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No. 12 Portland, ME
In this eco-friendly locavore town, even pizzaphiles want to know exactly what’s in their pie. One Portland favorite, Leonardo’s, makes it public that they use King Arthur flour—the purists’ favorite—even if some of the options are nontraditional, such as the Bacon Cheeseburger Paradise, topped with ground beef, gorgonzola, bacon, and ketchup. The city also ranked No. 3 for one of pizza’s best accompaniments: microbrews.
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No. 13 San Antonio, TX
The Alamo city gets high marks for being family-friendly and affordable. This year, the city better known for its Tex-Mex made its debut on the pizza list thanks to some authentic pies: Dough Pizzeria Napoletana is VPN-certified and even has its own homemade mozzarella and burrata bar. But if just being in Texas makes you hungry for some serious beef, check out Big Lou’s Pizza, where brisket is a topping and Texas-size means a whopping 42 inches.
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No. 14 Portland, OR
The food-cart champion puts some of its best pizzerias on wheels, such as the portable wood-fired Pyro Pizza, whose original location is in the city’s Cartopia at SE 12th and Hawthorne. For an old-style brick-and-mortar alternative, try Oven & Shaker, helmed by a James Beard–nominated chef and maker of Oregon Anchovy pizzas. Here, you can also order creative cocktails by one of the city’s A-list mixologists: try the Stumptown Daiquiri for an after-five take on the city’s coffee, which ranked at No. 2 in the survey.
The confluence of techy professionals and college students makes for a mobile community—and indeed Austinites ranked near the top for being brainy, offbeat, and enjoying great wireless coverage. The pizza scene is cutting edge too, with gourmet options such as House Pizzeria’s Blue Pizza, topped with Stilton and a port reduction. Home Slice on South Congress is beloved for its New York–style wedges, whole pies, or garlic knots, all available through a to-go window.
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No. 16 Houston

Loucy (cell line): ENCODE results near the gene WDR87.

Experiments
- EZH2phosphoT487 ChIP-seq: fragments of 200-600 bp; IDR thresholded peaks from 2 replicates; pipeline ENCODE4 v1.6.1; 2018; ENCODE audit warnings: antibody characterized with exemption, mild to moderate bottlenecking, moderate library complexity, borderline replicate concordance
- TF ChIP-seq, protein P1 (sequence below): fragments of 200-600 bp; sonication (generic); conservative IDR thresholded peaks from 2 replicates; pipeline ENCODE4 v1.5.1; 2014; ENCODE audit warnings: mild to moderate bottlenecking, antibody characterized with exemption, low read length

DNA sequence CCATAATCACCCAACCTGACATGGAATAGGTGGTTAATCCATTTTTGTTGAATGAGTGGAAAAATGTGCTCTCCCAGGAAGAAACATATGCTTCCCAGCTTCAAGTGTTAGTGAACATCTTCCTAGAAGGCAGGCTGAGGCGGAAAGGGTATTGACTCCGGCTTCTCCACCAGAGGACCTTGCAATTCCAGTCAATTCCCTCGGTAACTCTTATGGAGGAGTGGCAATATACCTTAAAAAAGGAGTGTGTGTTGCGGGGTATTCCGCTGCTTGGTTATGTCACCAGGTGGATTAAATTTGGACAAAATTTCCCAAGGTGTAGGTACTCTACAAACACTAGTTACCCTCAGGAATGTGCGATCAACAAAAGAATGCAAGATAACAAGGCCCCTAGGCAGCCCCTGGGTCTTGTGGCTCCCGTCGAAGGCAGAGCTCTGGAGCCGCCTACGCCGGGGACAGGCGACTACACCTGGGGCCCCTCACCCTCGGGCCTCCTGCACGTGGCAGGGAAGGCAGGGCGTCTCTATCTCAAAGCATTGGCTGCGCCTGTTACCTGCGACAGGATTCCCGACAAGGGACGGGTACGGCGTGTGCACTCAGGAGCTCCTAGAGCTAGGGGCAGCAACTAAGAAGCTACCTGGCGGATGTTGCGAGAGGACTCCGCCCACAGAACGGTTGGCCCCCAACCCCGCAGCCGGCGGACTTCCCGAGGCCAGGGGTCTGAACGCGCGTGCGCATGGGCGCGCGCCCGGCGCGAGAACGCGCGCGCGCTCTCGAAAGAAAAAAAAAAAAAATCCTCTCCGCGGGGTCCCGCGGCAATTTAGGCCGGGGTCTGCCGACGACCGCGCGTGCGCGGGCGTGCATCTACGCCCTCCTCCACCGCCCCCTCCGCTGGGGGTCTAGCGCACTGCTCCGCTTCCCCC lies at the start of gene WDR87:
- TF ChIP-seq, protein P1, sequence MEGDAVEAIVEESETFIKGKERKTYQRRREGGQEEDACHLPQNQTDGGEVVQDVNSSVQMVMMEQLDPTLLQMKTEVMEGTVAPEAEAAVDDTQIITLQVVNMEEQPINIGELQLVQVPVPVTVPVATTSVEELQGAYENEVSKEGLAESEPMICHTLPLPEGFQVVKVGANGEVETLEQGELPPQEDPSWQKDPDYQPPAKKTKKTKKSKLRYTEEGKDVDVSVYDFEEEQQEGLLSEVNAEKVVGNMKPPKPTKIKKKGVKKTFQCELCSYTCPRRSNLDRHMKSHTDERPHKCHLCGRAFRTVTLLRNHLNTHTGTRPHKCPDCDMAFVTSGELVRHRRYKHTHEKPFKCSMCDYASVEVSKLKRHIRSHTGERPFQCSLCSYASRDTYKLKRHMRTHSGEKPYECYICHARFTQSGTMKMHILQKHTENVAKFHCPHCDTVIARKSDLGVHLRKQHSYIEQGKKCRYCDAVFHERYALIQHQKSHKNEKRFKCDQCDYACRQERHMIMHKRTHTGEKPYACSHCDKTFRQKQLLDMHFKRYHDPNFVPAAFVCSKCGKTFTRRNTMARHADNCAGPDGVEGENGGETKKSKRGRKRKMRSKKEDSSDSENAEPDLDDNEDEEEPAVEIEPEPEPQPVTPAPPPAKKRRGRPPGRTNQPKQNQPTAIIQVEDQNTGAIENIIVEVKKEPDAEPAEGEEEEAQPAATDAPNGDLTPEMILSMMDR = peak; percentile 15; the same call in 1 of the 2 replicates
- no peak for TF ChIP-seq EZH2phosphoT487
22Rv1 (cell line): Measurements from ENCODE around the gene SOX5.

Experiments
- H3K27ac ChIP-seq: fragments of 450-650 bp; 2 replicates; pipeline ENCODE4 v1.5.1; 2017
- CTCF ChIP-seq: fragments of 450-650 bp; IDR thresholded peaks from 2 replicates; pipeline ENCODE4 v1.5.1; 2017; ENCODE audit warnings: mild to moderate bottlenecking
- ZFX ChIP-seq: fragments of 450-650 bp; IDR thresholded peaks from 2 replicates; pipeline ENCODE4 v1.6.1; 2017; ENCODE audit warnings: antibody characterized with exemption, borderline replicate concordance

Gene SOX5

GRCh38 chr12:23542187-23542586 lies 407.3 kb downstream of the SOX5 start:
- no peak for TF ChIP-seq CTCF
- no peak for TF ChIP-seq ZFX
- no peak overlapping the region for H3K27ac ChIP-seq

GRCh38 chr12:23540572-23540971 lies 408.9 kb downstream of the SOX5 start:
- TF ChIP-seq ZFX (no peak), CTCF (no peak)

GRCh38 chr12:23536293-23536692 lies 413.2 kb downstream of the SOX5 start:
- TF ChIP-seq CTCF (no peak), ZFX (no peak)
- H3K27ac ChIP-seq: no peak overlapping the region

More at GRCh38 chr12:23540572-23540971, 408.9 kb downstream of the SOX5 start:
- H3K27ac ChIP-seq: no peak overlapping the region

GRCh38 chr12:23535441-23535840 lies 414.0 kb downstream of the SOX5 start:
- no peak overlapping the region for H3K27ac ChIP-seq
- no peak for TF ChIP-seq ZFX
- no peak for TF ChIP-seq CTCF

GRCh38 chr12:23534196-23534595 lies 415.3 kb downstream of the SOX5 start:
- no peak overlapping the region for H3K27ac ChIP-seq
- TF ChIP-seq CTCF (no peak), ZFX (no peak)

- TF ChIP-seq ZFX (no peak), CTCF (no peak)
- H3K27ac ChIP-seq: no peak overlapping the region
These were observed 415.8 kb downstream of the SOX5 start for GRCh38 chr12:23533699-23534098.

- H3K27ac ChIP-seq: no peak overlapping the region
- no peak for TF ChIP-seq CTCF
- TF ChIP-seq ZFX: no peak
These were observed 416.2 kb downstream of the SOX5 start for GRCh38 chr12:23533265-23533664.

In many ways Houston walks the line between uptown and down-home: the city ranked well in the survey for both classical music and burgers. When it comes to pizza, you can get it thin crust at Coppa with the restaurant’s signature cured pork, or line up at the food truck Pi Pizza, which caters to perhaps more adventurous palates: slices can be adorned with chili-cheese Fritos, barbecue sauce, or mac ’n’ cheese.
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No. 17 Memphis, TN
Fun-loving Memphis—which scored well for street performers and music— takes a soulful approach to its pizza. At Hog & Hominy, you can get a Red Eye, topped with pork belly and egg, while Aldo’s Pizza Pies on Main Street (a popular hangout for Grizzlies fans) does a pulled-pork and coleslaw pizza.
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No. 18 Los Angeles
This is L.A., so naturally the pizza scene has its own A-list. One prominent member: Mario Batali, who still has star power with Pizzeria Mozza, where you can get a squash-blossom pizza. It has a worthy rival in downtown’s new Bestia, which tops pizza with chile-dressed brussels-sprout leaves. Locals do well sticking with that thin crust: Angelenos ranked in the top 10 for being both fit and good-looking.
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No. 19 Baltimore
Pizza was voters’ favorite food in Baltimore. Two of the city’s best pizzerias rely on coal-fired ovens: Chazz: A Bronx Original, opened by A Bronx Tale’s Chazz Palminteri, and Joe Squared, where the four-sided Stinky Breath Pizza (heavy on the garlic) was created by sports-crazed locals as a good-luck charm for the Ravens in the 2013 Super Bowl. Clearly, it worked.
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No. 20 Orlando, FL
Orlando is famously family-friendly, but even in the theme parks, there’s much more to eat than concession-stand fare. At Epcot, Via Napoli sticks to Verace Pizza Napoletana standards, touting its imported flour as well as water akin to that found in Italy’s Campania region. If you’re dining outside the turnstiles, try Prato in Winter Park, where you can try the Widowmaker, a pizza topped with caciocavallo cheese, romesco sauce, Calabrian sausage, and farm egg.